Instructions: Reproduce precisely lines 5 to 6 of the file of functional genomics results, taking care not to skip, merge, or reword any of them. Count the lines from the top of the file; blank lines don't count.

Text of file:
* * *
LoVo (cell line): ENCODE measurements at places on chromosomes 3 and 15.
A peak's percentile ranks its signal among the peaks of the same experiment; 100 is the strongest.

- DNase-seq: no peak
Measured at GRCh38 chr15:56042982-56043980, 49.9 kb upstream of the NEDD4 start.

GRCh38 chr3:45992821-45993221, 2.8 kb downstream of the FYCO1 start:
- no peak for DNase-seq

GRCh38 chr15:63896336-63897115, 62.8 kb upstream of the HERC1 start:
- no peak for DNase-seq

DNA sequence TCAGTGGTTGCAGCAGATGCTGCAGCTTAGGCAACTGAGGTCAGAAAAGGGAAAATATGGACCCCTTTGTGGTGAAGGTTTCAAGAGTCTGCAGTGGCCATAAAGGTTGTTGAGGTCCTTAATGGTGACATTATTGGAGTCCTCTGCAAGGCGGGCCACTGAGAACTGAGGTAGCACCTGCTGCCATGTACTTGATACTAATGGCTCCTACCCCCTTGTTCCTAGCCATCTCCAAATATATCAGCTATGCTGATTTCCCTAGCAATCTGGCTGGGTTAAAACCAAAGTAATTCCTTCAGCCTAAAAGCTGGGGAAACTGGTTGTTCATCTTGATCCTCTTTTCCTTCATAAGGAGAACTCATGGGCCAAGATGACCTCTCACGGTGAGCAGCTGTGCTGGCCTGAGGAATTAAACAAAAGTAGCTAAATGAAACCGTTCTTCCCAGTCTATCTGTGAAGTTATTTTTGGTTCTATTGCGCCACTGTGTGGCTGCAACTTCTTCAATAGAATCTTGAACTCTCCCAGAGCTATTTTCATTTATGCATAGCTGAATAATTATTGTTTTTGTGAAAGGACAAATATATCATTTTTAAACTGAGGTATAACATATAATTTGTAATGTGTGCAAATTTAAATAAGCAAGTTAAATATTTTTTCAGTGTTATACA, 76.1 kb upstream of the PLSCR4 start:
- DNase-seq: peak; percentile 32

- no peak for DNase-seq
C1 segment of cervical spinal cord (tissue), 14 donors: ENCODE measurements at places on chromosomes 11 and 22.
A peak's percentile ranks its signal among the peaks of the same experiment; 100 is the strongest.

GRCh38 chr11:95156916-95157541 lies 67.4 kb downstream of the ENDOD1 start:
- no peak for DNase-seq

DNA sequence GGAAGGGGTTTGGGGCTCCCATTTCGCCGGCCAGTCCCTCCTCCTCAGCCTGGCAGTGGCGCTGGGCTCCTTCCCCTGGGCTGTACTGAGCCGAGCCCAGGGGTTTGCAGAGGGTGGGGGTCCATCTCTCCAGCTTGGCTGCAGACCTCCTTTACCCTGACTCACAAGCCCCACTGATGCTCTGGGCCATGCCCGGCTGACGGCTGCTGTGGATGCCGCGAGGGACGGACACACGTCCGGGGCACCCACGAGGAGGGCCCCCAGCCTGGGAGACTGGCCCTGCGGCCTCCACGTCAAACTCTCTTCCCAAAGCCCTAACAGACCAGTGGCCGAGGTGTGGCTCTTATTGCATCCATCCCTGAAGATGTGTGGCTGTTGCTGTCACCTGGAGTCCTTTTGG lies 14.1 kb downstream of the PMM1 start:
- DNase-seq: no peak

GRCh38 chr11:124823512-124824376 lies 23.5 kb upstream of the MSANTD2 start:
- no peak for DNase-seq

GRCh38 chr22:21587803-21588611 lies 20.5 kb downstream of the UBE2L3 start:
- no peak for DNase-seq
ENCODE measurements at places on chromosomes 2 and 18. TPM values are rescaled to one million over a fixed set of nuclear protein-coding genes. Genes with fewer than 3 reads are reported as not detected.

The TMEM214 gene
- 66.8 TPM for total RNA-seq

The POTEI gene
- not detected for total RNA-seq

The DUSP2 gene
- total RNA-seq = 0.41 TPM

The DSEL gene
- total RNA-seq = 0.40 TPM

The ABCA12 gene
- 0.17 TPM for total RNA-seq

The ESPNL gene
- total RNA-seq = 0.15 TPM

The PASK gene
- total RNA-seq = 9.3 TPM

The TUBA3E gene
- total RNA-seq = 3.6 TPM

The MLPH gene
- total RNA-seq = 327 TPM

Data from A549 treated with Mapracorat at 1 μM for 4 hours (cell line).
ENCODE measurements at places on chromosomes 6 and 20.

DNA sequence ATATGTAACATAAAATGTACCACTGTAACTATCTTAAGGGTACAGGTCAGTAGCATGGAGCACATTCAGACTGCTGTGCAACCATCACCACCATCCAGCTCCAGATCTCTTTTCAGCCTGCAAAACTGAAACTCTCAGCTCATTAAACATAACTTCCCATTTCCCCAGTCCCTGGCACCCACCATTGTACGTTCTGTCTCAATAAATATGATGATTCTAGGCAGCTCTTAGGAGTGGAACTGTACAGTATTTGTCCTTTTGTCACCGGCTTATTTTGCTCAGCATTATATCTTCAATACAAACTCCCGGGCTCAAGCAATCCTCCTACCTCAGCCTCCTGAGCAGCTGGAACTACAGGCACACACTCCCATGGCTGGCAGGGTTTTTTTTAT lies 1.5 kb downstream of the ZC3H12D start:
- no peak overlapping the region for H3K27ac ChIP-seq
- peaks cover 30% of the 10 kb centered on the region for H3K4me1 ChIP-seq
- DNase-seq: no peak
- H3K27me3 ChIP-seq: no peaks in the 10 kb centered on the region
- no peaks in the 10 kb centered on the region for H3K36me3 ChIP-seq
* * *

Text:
GRCh38 chr3:45992821-45993221, 2.8 kb downstream of the FYCO1 start:
- no peak for DNase-seq